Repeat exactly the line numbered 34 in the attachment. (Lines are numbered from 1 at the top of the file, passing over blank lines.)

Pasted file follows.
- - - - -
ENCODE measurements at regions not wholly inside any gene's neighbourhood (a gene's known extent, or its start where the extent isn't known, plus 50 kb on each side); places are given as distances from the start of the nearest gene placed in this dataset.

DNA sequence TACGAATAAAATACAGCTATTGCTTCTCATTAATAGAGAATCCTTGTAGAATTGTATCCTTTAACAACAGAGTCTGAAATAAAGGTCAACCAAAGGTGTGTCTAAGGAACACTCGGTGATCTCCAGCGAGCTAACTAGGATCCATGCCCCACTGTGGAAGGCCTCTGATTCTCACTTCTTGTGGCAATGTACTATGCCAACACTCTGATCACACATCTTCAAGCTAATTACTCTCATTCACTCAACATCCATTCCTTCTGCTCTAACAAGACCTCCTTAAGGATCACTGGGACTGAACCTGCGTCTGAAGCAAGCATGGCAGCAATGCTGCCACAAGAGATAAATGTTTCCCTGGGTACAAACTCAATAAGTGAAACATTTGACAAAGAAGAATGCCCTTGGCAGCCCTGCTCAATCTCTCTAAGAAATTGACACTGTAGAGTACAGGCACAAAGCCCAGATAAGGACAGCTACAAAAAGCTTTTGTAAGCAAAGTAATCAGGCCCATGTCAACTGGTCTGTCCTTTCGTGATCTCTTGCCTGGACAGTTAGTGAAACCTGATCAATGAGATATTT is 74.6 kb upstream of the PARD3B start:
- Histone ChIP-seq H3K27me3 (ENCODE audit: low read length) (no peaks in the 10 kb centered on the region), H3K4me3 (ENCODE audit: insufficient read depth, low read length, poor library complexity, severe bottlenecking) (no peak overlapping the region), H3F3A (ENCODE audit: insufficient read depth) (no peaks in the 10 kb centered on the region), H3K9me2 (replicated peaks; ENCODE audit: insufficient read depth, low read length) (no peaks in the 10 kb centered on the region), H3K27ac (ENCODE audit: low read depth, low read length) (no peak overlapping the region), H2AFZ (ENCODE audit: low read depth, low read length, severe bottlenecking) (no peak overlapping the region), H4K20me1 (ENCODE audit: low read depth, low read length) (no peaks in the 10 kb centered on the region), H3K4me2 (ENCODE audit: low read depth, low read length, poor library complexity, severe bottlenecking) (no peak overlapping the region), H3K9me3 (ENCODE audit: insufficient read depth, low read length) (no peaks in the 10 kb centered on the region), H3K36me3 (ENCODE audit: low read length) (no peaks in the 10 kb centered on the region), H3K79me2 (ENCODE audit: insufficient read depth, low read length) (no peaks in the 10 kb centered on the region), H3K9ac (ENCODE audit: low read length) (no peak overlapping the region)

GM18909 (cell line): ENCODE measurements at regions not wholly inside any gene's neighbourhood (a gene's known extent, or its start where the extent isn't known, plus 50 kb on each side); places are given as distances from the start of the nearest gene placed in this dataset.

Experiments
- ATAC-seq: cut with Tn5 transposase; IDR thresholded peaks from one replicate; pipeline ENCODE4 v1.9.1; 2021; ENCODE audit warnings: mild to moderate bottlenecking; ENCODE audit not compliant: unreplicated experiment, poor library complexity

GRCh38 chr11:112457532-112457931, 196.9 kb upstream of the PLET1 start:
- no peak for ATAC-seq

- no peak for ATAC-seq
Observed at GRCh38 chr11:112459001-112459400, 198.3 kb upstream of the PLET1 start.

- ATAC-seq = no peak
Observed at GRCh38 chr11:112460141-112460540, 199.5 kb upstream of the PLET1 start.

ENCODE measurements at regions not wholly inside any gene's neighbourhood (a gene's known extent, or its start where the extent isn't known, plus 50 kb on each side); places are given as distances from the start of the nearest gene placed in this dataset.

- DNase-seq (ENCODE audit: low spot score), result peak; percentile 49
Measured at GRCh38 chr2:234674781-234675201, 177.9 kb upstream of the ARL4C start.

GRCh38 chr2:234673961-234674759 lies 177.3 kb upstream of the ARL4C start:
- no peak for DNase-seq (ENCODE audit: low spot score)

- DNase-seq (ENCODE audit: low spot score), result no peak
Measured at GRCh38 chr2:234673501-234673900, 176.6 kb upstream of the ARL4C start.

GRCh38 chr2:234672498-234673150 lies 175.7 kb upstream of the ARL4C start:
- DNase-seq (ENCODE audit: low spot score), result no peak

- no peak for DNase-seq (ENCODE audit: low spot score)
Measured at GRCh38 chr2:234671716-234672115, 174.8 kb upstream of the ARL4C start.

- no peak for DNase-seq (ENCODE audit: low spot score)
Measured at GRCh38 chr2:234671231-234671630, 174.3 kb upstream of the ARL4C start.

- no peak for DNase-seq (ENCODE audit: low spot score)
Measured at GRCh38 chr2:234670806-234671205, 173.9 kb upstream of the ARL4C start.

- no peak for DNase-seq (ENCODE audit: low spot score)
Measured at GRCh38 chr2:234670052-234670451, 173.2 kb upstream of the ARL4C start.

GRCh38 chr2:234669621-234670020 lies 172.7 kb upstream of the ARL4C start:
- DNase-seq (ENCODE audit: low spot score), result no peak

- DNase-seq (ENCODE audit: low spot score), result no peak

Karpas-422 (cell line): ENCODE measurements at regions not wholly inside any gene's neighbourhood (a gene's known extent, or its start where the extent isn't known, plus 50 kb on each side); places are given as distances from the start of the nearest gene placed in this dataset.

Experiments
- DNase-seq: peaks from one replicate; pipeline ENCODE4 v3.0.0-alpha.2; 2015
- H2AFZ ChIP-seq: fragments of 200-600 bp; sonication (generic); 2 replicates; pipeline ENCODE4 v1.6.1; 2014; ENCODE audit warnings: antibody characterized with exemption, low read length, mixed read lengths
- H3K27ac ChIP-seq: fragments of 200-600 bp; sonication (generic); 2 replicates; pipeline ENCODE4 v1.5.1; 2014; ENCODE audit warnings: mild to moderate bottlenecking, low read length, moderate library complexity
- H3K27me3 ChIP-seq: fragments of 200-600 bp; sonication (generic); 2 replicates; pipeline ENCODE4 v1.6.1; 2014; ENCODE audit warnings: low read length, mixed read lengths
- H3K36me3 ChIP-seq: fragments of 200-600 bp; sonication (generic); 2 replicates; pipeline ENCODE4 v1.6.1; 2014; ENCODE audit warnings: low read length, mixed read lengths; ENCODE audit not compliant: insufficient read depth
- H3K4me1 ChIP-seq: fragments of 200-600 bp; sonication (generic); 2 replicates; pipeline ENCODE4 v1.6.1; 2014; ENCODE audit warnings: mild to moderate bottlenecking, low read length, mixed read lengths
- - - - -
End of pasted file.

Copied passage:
Experiments